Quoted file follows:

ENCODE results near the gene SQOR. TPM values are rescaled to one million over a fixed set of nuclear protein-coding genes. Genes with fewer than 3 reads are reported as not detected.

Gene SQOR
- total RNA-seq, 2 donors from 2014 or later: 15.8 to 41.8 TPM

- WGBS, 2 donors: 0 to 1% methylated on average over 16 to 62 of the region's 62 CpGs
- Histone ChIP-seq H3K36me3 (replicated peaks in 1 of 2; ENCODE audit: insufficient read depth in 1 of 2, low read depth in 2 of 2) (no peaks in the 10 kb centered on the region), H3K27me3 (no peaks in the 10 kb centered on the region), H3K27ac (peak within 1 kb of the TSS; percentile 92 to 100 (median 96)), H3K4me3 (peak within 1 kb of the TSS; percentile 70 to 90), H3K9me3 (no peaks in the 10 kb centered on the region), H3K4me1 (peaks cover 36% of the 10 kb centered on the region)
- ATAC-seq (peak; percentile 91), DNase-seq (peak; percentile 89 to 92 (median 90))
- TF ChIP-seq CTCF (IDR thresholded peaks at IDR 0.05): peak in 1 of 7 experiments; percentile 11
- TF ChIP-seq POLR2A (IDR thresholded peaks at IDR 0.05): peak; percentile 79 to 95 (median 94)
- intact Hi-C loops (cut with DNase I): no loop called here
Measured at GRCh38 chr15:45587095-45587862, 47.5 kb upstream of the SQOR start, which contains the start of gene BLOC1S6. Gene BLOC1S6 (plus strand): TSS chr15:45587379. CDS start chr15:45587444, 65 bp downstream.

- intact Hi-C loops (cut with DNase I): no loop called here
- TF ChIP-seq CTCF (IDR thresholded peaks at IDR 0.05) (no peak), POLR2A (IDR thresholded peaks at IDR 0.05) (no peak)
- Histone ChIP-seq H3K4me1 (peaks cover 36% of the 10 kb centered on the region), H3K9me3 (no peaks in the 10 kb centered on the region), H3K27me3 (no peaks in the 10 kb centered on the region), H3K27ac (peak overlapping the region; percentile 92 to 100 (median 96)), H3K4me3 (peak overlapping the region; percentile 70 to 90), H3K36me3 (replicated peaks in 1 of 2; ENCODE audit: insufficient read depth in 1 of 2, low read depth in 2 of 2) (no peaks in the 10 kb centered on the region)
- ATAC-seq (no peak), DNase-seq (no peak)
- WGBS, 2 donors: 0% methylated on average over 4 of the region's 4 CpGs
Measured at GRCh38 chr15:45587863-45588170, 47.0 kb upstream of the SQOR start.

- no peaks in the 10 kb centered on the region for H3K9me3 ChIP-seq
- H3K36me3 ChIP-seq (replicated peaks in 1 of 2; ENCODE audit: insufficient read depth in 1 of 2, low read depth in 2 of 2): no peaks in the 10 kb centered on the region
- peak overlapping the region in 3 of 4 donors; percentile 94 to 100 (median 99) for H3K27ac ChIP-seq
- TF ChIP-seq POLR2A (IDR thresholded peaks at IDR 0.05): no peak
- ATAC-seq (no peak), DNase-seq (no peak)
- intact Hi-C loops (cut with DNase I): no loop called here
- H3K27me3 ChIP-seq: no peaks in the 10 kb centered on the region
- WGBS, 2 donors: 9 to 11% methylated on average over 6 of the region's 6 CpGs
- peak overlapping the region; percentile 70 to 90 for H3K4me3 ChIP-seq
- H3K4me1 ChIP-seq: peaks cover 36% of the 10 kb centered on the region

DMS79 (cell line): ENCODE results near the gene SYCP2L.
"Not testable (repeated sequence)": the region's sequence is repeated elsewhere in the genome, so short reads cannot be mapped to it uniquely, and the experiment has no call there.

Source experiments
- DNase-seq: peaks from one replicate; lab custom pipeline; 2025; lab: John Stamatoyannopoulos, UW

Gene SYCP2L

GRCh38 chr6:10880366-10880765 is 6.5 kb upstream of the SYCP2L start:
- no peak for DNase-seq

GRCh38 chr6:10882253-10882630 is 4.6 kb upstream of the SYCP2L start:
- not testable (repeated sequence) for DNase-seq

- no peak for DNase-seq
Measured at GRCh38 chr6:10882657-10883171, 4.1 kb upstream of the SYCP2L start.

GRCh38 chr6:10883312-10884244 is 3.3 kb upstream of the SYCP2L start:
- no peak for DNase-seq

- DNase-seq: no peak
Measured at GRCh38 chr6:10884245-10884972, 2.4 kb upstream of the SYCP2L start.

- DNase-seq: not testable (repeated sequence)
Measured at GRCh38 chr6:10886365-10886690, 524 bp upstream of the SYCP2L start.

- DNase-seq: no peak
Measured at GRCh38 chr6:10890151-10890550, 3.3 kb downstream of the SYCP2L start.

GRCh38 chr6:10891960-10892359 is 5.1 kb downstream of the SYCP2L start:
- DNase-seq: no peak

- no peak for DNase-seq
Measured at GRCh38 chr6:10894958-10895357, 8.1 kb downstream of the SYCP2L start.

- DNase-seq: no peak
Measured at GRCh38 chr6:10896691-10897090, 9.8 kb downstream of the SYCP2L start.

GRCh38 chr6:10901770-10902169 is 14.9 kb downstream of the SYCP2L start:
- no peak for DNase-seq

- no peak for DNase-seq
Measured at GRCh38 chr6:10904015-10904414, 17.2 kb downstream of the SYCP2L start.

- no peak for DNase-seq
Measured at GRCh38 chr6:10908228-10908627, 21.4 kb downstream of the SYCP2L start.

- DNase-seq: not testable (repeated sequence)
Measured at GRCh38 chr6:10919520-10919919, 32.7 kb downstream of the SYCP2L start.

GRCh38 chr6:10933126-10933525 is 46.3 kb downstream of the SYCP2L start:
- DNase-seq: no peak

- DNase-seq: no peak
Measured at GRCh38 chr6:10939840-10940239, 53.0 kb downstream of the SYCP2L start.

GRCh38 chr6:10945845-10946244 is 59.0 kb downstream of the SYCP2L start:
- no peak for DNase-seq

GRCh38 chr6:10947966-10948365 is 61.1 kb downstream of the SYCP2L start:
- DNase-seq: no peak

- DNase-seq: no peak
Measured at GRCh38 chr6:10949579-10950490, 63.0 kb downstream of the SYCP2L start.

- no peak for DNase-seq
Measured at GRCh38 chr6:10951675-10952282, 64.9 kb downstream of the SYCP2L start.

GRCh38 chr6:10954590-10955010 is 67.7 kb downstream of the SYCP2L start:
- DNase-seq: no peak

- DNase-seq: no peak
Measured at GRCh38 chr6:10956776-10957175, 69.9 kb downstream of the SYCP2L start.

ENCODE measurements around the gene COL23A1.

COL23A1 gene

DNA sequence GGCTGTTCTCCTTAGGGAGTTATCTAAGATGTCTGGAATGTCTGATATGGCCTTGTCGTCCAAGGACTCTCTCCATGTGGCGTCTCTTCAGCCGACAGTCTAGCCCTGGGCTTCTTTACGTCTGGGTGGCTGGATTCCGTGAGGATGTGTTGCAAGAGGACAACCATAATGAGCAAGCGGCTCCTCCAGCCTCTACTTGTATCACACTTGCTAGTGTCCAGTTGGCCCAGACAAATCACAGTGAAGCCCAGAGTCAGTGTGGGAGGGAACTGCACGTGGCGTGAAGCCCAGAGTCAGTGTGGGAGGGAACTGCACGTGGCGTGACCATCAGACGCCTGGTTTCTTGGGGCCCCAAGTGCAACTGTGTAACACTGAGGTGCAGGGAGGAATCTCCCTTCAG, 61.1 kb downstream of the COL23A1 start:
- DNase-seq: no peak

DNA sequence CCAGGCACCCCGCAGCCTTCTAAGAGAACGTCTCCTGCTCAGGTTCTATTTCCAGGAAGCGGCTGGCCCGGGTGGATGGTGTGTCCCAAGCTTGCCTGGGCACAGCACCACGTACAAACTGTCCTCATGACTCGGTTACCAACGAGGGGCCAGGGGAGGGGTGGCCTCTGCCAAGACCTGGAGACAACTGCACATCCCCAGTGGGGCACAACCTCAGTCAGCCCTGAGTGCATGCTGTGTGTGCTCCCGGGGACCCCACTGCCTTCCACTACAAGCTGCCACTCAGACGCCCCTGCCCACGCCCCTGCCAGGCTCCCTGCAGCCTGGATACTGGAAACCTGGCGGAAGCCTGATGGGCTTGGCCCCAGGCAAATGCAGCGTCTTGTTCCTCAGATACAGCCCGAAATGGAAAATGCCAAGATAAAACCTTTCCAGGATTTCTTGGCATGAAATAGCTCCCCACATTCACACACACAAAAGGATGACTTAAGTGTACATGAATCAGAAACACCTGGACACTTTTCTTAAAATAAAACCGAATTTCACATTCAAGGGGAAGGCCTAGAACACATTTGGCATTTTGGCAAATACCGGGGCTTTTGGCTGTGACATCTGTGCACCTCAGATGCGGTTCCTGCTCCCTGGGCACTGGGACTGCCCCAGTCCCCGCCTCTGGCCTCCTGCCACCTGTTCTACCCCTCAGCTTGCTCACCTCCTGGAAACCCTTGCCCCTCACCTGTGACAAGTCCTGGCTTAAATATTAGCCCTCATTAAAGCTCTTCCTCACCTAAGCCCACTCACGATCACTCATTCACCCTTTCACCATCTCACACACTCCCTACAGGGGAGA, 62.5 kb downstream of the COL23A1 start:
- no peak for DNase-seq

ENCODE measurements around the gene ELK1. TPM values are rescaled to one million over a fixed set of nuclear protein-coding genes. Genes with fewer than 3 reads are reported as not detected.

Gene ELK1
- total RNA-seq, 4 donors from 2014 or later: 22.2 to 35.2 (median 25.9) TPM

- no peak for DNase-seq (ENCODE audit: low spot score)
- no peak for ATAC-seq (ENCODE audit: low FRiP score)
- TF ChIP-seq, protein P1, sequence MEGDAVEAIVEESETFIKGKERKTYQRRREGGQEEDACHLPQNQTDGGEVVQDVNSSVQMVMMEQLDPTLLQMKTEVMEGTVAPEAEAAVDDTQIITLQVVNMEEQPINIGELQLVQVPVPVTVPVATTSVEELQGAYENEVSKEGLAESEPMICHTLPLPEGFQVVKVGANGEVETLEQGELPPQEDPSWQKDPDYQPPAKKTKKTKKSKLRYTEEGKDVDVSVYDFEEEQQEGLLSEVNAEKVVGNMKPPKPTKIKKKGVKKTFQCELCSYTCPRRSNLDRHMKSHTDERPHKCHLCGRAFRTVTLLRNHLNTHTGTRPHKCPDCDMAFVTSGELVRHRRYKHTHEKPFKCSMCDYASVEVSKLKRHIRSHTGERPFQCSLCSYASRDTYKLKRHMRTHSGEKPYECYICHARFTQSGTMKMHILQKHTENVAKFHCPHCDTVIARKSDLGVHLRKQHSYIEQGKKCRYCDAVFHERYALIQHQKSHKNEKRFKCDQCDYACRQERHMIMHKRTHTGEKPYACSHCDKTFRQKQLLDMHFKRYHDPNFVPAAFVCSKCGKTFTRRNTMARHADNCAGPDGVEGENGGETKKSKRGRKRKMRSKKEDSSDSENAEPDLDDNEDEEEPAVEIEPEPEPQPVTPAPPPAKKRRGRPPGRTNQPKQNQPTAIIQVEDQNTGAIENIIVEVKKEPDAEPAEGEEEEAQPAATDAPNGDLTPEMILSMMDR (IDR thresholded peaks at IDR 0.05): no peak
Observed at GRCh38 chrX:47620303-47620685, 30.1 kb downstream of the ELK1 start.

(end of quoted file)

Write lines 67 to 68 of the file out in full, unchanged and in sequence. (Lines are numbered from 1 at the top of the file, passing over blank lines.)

- DNase-seq: no peak

- DNase-seq: no peak